I Don’t Write Realism: James Patterson on Alex Cross

The importance of creating an African American hero, the one story change he doesn't agree with and his favorite mystery movies.

Fred Topelby Fred Topel


The new Alex Cross movie franchise gave us a chance to talk to author James Patterson about the character he created in his series of mystery novels. Morgan Freeman played Cross in the movies of Kiss the Girls and Along Came a Spider, and now Rob Cohen directs Tyler Perry in the film adaptation of Cross. Patterson seemed a gentle man and a loving storyteller when we spoke about the enduring legend of Alex Cross.


CraveOnline: Alex Cross has become a great role for African-American actors to play in movies.

James Patterson: Well, the funny thing was when I wrote the first book, Along Came a Spider, and somebody out here wanted to buy it, a big studio, I won’t get into what studio it was, but they said, “The only thing is we’d like you to change it to a white man.” And I said, “Sorry.”

So that’s not the studio that ended up making Along Came a Spider.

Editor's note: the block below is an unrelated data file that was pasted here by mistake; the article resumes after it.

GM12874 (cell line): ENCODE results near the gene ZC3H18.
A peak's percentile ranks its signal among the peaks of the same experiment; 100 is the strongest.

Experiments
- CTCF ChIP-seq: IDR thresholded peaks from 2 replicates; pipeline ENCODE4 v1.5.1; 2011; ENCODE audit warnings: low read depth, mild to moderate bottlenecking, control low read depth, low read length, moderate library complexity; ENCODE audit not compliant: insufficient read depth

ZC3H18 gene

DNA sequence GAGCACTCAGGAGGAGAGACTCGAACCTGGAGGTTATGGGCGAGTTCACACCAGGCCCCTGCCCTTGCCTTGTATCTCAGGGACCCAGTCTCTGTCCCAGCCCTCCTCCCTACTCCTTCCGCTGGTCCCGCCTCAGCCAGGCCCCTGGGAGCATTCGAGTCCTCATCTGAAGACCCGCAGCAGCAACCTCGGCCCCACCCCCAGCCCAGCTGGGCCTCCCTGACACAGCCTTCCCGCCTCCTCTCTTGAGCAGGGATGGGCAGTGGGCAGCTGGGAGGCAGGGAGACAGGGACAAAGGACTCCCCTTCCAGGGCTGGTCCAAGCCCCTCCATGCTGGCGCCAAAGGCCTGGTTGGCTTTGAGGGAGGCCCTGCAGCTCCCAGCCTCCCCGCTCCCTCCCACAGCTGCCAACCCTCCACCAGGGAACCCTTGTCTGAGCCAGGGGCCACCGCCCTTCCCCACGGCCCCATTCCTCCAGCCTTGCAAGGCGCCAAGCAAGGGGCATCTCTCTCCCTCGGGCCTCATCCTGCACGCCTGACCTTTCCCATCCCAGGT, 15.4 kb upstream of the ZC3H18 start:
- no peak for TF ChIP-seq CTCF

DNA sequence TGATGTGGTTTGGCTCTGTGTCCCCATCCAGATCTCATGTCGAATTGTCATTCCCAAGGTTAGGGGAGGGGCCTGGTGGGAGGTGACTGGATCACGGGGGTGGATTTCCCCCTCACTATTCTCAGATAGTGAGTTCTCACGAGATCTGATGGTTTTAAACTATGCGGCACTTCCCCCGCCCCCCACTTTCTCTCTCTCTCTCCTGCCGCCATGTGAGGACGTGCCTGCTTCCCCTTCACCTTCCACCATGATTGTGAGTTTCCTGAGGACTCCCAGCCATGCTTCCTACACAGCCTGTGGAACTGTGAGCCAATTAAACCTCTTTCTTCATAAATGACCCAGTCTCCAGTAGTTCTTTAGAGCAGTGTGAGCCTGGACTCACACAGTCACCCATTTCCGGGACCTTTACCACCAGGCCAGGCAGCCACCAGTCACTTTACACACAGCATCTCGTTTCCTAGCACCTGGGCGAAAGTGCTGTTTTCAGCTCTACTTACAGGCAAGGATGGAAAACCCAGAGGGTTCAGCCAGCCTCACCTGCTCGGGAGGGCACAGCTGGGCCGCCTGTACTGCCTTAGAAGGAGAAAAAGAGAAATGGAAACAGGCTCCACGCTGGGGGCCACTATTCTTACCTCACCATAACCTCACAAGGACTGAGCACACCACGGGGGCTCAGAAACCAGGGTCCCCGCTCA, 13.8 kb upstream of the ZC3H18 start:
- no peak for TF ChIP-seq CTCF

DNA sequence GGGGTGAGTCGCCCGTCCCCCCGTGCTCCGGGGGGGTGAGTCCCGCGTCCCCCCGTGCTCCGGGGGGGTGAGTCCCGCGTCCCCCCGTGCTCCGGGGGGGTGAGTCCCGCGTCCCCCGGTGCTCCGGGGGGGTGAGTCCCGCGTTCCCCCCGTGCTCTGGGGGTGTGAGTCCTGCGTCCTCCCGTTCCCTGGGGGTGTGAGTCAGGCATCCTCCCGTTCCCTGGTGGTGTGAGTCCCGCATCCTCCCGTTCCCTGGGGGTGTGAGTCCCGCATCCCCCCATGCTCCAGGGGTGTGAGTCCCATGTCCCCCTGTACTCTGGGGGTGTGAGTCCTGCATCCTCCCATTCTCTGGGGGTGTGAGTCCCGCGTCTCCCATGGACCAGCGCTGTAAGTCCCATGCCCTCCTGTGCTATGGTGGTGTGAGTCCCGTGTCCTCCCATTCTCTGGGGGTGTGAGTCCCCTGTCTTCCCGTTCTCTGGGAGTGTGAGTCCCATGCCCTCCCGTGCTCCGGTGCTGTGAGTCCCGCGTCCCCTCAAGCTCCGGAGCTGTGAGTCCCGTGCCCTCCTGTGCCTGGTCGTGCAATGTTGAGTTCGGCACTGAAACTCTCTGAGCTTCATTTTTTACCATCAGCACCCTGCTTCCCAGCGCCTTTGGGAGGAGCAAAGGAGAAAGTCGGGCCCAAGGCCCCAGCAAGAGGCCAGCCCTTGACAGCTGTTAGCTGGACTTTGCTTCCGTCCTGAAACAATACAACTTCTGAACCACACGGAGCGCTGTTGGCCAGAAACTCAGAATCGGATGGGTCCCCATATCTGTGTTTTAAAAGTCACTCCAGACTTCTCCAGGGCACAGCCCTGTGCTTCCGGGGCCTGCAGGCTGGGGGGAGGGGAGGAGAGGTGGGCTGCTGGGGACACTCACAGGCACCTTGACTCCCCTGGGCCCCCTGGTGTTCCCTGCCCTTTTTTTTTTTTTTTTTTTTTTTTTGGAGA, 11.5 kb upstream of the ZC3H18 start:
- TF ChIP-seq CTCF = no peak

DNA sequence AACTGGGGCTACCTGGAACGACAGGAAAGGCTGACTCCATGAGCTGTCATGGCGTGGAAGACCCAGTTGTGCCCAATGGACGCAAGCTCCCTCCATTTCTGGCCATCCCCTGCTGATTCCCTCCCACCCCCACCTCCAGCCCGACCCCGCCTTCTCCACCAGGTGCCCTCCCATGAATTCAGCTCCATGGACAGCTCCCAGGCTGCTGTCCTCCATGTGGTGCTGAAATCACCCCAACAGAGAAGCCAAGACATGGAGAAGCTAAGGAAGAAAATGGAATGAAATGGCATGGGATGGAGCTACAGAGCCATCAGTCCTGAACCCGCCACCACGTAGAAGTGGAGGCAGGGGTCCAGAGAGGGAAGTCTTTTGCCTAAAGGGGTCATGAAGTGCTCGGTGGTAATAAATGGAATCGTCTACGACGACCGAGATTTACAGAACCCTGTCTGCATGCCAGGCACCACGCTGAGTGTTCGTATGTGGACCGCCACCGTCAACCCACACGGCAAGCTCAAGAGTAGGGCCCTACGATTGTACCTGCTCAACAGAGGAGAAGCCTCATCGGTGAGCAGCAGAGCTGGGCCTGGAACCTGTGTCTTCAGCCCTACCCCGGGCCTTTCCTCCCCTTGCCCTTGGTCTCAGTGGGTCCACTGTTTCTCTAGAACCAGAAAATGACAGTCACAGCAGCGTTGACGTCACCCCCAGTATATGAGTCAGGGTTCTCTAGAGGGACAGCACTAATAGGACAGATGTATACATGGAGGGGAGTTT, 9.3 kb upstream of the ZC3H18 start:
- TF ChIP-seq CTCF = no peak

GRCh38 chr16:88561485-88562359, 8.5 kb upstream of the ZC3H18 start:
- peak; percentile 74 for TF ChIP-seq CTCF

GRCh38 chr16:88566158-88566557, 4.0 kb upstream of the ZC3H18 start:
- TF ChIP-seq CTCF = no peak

No, no, no. We didn’t sell it until the second book was out.

Why was making Alex Cross an African-American detective important in the first place?

It was important to me because at that time in our history, I just saw so much stimulus. I grew up in this town, it was sort of half black, half white. I had a lot of friends, I played a lot of basketball, I went to people’s houses who were African-American although in those days it was [called] black and white. I just felt that the portrayal of African-Americans was just stereotypical with a boom box on their shoulder and stuff like that. I said I hate that, it’s just ludicrous. So I wanted to create a hero, a larger than life African American who was educated and actually had a very powerful family life, very involved with his kids and particularly involved because his wife was dead. A good relationship with his grandmother, good relationship with the community and solve things more with his head than his fists. I didn’t want to write realism. I don’t write realism. I write larger than life. It’s what I do. It’s opera but I think it rings true for people. I think the family stuff rings true for people and I will always have detectives and FBI, whatever. It doesn’t necessarily happen that way but you get the emotions right. You’ve got the feeling for what it’s like to be out here on the street. You get the feelings for what it’s like to go home after you’ve been on the street.

When they cast Morgan Freeman in the first movies, was that like, “Score!?”

That was like, on the positive side, great actor. Took the role because, at least Morgan said, because Alex did solve stuff with his head, because he was a psychologist. The only issue was Morgan was a lot older than the character in the books.